Congratulations, you've built an extension!

Your extension can be installed and used as an unpacked extension with the files living locally on the computer.  It continues to function with the developer window in the extension manager closed, but may alert the user that a "possibly harmful" extension is installed every time the user opens the application.

Coming Soon...How to Publish your Extension.

*The actual script is beyond the scope of this piece, but I will update when the extension is available in the Chrome store for anyone interested.

Apr 8, 2014

Develop an App or Mobilize a Website?


Analytics firm Flurry has published data on mobile usage by US consumers during Q1 2014. While users are spending more time on their devices (an average of 2 hours and 42 minutes per day, up four minutes on the same period last year), how they use that time has changed as well. Only 22 minutes per day are spent in the browser, with the balance of time focused on applications.

Looking at breakdown of that time, users are living in their smartphone’s applications. That gaming requires apps is a given, but almost every other area provides the user with a choice – go for an app to access the data or go to the web.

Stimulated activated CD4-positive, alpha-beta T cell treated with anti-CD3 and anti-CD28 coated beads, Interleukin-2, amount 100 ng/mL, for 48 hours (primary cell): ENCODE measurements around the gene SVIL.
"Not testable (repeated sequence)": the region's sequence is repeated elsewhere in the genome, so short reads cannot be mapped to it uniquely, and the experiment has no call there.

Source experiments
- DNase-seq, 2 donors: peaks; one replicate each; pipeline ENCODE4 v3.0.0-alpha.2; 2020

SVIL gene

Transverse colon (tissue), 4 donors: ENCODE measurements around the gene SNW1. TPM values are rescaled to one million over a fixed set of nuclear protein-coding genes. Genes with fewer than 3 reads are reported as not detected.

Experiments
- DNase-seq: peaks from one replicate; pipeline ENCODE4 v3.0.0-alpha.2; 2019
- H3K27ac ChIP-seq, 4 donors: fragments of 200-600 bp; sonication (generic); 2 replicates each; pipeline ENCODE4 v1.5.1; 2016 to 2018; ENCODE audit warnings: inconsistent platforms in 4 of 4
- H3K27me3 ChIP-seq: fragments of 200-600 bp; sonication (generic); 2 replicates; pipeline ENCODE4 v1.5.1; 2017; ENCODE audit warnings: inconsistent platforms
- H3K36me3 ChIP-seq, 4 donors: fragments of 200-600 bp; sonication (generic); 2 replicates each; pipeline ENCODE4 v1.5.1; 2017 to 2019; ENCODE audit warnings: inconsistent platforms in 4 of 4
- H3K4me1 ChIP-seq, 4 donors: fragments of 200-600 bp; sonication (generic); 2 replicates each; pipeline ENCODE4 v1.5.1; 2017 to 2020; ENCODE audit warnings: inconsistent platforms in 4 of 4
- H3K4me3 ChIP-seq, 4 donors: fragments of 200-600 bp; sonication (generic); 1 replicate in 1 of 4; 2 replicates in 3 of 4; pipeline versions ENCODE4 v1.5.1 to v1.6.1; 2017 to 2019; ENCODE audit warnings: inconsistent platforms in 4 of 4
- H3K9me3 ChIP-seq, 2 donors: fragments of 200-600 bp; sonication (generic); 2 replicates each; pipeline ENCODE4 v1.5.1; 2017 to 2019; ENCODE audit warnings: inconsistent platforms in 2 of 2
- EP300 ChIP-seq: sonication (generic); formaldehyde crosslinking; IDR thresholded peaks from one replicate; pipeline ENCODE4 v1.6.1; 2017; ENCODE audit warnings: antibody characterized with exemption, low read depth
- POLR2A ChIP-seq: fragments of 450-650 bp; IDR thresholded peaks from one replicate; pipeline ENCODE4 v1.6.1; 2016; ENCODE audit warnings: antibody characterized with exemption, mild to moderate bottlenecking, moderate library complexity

via The Mobile Browser Is Dead, Long Live The App.

While this is an interesting graphic articulating the usage statistics of mobile device users, the commentary that accompanies it misses the mark.  While overall, it is demonstrable that device users spend much more time in apps, what the commentator ignores is the user's purpose.  It is clear that users are primarily relying on apps for entertainment and social purposes.  What this graphic does not show is that users are turning to apps to replace learning and shopping behaviors.  In fact, news apps account for only three percent of usage in this graphic.  The fact that mobile browser usage rivals Facebook app usage indicates that users are highly engaged with their mobile browsers.

When considering whether to develop an app or to mobilize a company's website, there are more relevant factors to consider.  Would the app merely be serving the same information as the website?  If so, the company is not only adding the cost of app development but also multiplying maintenance and marketing costs.  All the investment that a company has put into their web presence, including search engine marketing, will carry over to a mobilized site, while developing an app is starting again at ground zero.  The app marketplace is competitive, and if a company is not oriented toward social or entertainment purposes, it is competing for a very slim segment of app usage.  And it can't be ignored that a single app won't do; there is an ever increasing number of device platforms and marketplaces to support.  Most businesses are better served by optimizing their existing website for mobile devices  with a responsive design before making the leap to develop an app.

Update: Daring Fireball offers another perspective on the Mobile Web.